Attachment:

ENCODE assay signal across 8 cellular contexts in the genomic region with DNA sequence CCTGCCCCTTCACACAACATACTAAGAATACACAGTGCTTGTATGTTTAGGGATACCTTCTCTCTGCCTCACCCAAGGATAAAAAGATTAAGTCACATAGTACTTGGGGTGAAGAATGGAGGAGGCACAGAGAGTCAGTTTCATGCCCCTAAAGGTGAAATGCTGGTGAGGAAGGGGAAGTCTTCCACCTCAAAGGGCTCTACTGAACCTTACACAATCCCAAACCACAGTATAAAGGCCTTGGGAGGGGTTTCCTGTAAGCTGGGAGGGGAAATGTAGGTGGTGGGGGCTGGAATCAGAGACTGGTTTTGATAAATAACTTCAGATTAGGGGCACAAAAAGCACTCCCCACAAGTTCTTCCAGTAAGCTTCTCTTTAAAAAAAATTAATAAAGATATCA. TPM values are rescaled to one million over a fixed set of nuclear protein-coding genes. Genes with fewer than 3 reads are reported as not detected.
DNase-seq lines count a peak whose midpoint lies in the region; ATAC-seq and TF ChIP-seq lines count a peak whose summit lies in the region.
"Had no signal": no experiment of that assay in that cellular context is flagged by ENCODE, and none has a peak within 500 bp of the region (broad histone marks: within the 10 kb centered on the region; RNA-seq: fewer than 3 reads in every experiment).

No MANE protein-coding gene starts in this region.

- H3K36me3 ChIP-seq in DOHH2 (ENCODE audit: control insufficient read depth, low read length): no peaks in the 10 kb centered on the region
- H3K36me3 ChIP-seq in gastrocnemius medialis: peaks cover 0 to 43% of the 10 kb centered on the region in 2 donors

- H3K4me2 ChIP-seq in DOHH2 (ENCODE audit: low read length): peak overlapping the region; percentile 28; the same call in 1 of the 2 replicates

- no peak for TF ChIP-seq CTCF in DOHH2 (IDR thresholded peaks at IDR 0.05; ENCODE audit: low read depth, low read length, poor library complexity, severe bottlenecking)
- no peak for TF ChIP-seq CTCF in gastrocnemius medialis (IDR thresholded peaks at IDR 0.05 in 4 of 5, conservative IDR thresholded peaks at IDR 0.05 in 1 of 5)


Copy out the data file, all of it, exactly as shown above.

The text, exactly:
ENCODE assay signal across 8 cellular contexts in the genomic region with DNA sequence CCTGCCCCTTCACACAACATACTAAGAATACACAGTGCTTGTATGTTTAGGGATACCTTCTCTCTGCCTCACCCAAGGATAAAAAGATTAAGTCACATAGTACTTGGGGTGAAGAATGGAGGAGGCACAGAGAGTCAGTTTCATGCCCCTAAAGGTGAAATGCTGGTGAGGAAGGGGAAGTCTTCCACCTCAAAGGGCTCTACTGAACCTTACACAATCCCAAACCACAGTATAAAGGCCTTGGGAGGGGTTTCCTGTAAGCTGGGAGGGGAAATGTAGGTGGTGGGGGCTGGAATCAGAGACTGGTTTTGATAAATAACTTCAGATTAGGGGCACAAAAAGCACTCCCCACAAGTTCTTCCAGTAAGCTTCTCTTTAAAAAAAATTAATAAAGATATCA. TPM values are rescaled to one million over a fixed set of nuclear protein-coding genes. Genes with fewer than 3 reads are reported as not detected.
DNase-seq lines count a peak whose midpoint lies in the region; ATAC-seq and TF ChIP-seq lines count a peak whose summit lies in the region.
"Had no signal": no experiment of that assay in that cellular context is flagged by ENCODE, and none has a peak within 500 bp of the region (broad histone marks: within the 10 kb centered on the region; RNA-seq: fewer than 3 reads in every experiment).

No MANE protein-coding gene starts in this region.

- H3K36me3 ChIP-seq in DOHH2 (ENCODE audit: control insufficient read depth, low read length): no peaks in the 10 kb centered on the region
- H3K36me3 ChIP-seq in gastrocnemius medialis: peaks cover 0 to 43% of the 10 kb centered on the region in 2 donors

- H3K4me2 ChIP-seq in DOHH2 (ENCODE audit: low read length): peak overlapping the region; percentile 28; the same call in 1 of the 2 replicates

- no peak for TF ChIP-seq CTCF in DOHH2 (IDR thresholded peaks at IDR 0.05; ENCODE audit: low read depth, low read length, poor library complexity, severe bottlenecking)
- no peak for TF ChIP-seq CTCF in gastrocnemius medialis (IDR thresholded peaks at IDR 0.05 in 4 of 5, conservative IDR thresholded peaks at IDR 0.05 in 1 of 5)